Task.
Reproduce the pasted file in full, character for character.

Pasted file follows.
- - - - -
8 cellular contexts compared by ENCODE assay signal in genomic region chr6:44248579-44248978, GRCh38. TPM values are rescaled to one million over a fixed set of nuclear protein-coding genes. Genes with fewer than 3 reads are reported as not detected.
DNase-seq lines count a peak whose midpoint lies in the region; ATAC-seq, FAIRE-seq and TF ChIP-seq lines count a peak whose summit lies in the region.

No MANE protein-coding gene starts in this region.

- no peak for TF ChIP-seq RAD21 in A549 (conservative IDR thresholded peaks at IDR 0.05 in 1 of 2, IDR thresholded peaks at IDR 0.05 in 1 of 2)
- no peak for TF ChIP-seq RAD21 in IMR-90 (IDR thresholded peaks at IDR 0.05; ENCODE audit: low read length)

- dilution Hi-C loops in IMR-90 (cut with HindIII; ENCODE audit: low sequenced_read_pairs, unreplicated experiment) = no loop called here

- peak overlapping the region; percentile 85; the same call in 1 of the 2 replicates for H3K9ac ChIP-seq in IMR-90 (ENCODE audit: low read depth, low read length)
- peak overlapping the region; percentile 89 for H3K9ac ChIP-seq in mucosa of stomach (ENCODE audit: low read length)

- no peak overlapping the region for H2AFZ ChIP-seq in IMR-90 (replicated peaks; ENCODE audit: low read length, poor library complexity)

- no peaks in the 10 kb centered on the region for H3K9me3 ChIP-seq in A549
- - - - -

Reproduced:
8 cellular contexts compared by ENCODE assay signal in genomic region chr6:44248579-44248978, GRCh38. TPM values are rescaled to one million over a fixed set of nuclear protein-coding genes. Genes with fewer than 3 reads are reported as not detected.
DNase-seq lines count a peak whose midpoint lies in the region; ATAC-seq, FAIRE-seq and TF ChIP-seq lines count a peak whose summit lies in the region.

No MANE protein-coding gene starts in this region.

- no peak for TF ChIP-seq RAD21 in A549 (conservative IDR thresholded peaks at IDR 0.05 in 1 of 2, IDR thresholded peaks at IDR 0.05 in 1 of 2)
- no peak for TF ChIP-seq RAD21 in IMR-90 (IDR thresholded peaks at IDR 0.05; ENCODE audit: low read length)

- dilution Hi-C loops in IMR-90 (cut with HindIII; ENCODE audit: low sequenced_read_pairs, unreplicated experiment) = no loop called here

- peak overlapping the region; percentile 85; the same call in 1 of the 2 replicates for H3K9ac ChIP-seq in IMR-90 (ENCODE audit: low read depth, low read length)
- peak overlapping the region; percentile 89 for H3K9ac ChIP-seq in mucosa of stomach (ENCODE audit: low read length)

- no peak overlapping the region for H2AFZ ChIP-seq in IMR-90 (replicated peaks; ENCODE audit: low read length, poor library complexity)

- no peaks in the 10 kb centered on the region for H3K9me3 ChIP-seq in A549